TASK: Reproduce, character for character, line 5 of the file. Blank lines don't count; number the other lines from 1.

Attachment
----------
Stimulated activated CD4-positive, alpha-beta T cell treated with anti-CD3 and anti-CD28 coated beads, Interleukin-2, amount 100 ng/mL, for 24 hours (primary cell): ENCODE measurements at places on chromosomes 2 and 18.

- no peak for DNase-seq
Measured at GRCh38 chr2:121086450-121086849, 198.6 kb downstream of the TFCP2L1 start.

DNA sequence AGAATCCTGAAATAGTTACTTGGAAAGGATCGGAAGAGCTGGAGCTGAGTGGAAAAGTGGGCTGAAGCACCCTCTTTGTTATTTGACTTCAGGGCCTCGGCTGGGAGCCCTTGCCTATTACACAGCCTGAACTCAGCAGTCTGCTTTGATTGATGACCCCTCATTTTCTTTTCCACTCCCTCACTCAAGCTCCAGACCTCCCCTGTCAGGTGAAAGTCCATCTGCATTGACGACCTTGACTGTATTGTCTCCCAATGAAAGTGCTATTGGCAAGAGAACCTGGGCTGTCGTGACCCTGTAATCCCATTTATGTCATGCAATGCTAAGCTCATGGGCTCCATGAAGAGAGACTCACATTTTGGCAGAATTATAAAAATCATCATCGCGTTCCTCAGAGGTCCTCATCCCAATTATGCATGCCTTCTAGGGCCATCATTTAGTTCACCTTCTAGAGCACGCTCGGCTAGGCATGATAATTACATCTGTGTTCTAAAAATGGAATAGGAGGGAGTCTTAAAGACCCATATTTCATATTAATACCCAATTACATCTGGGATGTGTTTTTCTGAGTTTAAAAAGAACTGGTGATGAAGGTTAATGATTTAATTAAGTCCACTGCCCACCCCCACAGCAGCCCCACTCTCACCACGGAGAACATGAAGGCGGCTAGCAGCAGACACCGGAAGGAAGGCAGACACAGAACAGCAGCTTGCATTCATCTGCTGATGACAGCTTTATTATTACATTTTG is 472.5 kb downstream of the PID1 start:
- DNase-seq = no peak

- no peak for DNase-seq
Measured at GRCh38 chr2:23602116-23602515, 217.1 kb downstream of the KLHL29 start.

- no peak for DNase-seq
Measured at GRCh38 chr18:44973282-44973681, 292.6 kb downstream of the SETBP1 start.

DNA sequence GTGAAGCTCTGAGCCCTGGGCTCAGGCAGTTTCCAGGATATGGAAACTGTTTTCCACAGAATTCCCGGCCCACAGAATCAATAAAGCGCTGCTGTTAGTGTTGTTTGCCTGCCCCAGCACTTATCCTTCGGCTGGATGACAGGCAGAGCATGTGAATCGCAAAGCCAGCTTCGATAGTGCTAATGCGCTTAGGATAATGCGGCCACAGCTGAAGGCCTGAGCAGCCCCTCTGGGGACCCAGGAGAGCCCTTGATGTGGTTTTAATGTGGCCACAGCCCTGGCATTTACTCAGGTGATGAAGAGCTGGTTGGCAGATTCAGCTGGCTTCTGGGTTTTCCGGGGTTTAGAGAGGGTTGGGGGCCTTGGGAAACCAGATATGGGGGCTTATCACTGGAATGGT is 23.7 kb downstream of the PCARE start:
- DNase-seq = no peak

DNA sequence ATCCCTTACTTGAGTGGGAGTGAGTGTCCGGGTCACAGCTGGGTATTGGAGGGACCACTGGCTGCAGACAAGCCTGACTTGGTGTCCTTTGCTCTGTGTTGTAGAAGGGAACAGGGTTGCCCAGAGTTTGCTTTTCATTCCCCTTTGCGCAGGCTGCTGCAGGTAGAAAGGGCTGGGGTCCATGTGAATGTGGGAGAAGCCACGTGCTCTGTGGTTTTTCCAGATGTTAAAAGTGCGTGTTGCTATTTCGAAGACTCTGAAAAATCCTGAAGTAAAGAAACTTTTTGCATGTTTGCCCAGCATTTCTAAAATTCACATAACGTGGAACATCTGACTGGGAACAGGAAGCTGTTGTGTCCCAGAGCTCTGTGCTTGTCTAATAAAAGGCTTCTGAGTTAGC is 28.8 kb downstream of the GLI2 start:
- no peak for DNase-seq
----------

- DNase-seq = no peak